Privacy settings on social media allow you to control who sees your posts on your social media streams. Spend some time getting to know these settings so you can use them fully.
For example, Facebook allows you not only to limit posts merely to friends, but also to make customized lists of people who can see certain posts. But don’t assume that privacy settings will protect you anywhere but on the social media site that uses them. For instance, recently New York’s highest court ruled, regarding private Facebook posts, “even private materials may be subject to discovery if they are relevant.” In this context, “subject to discovery” simply means that the opposing party has a right to see the material at issue.
You can access Facebook’s privacy settings here.
3. Create strong, memorable passwords.
Any time you need a password, create one that uses a combination of at least ten numbers, symbols, and upper- and lowercase letters. Avoid using common words, as password cracking tools can use every word in the dictionary to try to access your password. Make it a password that’s easy for you to remember, but that would be hard for someone else to guess. Avoid the most popular choices, like birthdates and anniversaries, or the names of your spouse, children, or pets.
If remembering unique passwords for different websites is hard, then a password manager may come in handy for you. A password manager creates unique and complex passwords for all your favorite websites. Norton Identity Safe is one such reliable password manager.
4. Keep all your software up to date.
Many viruses and malware programs are specifically designed to mine your digital footprint, and they are constantly being updated. To help protect yourself, make sure that your antivirus software and your other software programs are up to date. Older software can be more vulnerable to attack by hackers.
Outdated software could house a wealth of digital footprints. Without the latest updates, cybercriminals could gain access to this information.
5. Review your mobile use. If you don’t need it, delete it.
Set a password or lock pattern on your mobile device. That way, your device can’t be accessed by other people if you accidentally lose or misplace it. From time to time, review the apps on your phone or tablet. What are their privacy or information-sharing settings? If you don’t use an app anymore, delete it.
When installing an app, read the fine print. Many apps disclose what kind of information they collect and what it may be used for. Personal information like your email, location, and online activities may be mined by these apps.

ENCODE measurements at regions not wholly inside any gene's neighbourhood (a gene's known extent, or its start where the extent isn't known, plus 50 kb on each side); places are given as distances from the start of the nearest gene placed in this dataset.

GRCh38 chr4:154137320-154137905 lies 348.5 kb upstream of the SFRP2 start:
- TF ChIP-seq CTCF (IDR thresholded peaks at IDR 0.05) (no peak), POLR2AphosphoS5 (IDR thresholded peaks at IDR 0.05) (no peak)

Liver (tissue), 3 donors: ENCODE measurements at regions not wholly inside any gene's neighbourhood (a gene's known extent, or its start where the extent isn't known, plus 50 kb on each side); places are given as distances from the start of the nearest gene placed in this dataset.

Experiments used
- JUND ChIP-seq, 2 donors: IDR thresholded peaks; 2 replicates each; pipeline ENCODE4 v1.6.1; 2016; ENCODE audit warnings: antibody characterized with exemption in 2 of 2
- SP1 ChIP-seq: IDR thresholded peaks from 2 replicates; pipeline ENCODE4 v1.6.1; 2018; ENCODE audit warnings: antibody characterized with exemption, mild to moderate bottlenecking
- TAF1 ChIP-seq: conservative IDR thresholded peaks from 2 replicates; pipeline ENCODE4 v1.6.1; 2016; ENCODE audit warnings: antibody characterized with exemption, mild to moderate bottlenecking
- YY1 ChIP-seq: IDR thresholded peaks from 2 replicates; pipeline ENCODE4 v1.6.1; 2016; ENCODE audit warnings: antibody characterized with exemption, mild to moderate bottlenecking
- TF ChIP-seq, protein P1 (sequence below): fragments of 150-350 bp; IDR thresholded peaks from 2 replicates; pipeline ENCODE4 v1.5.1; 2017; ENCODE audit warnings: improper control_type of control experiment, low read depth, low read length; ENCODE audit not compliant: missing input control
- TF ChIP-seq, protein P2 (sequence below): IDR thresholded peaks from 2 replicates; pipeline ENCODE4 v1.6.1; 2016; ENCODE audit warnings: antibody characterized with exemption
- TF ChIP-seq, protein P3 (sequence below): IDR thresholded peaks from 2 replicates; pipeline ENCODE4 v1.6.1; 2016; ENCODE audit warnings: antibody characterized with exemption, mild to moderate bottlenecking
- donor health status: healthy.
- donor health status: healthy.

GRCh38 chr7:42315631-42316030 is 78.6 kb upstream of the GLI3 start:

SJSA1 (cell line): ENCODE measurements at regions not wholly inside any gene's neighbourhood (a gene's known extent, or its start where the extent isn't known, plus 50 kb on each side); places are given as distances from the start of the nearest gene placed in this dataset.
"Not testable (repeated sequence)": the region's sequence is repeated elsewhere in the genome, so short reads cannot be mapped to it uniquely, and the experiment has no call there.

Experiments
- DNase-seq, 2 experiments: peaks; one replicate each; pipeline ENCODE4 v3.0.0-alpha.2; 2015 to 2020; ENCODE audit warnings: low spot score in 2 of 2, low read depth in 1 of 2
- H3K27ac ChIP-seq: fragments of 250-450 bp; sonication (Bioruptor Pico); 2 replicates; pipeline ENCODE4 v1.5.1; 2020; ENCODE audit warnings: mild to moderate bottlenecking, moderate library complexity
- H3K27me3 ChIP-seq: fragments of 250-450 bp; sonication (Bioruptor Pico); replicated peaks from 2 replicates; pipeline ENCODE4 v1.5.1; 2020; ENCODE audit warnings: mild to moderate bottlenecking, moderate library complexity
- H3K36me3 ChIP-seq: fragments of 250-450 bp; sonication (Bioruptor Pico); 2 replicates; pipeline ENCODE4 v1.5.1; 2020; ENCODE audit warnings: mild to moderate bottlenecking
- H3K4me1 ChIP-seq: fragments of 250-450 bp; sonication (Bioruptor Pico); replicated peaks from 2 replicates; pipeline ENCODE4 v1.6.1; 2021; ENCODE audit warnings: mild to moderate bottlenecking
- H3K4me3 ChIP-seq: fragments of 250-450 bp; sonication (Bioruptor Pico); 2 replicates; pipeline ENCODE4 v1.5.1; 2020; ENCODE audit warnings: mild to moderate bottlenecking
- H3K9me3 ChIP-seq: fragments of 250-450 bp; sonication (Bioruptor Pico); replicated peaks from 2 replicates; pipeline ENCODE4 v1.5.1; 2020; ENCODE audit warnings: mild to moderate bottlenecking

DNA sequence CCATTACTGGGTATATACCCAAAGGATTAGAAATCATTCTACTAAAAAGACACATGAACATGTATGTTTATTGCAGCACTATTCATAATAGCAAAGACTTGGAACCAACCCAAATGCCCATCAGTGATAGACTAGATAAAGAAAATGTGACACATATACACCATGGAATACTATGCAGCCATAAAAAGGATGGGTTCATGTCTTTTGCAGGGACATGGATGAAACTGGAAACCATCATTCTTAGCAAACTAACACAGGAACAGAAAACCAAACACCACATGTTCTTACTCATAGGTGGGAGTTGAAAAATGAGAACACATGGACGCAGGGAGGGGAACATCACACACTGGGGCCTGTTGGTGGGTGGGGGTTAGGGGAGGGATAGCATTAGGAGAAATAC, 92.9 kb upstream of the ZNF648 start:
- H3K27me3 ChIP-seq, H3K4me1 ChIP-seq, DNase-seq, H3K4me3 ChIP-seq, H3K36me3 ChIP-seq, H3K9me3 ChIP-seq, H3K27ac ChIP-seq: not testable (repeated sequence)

6. Build your reputation through your behavior.
Contribute to your positive, professional digital footprint by posting only those things that contribute to the image of you that you want your bosses, banks, or professors to see. Skip the negative tweets, un-tag yourself from questionable Facebook photos, and keep critical comments to yourself. Instead, consider building a positive reputation by starting a blog or website that showcases your work or a hobby you’re passionate about.
Keep in mind that employers, colleges, and others can look up your online identity to access your digital reputation. Keeping a clean online presence may help you in the future.
Help secure your digital footprint today
Think of your digital footprint as an extension of who you are. It is the image you create for yourself for the world to see.
Be careful about what you share, like, or comment on. Avoid sharing too much personal information online. If there is something distasteful about you online, contact the website’s administrator to request that the information be taken down.
Keep track of all the accounts you have, and keep an eye on the privacy settings from time to time. Privacy settings can be changed when an app is updated by the developer. It may be impossible to erase your digital footprint, but you can work toward making it a positive one.
Note: Some of the names, addresses, email addresses, telephone numbers or other information in samples on this website may have been impersonated or spoofed.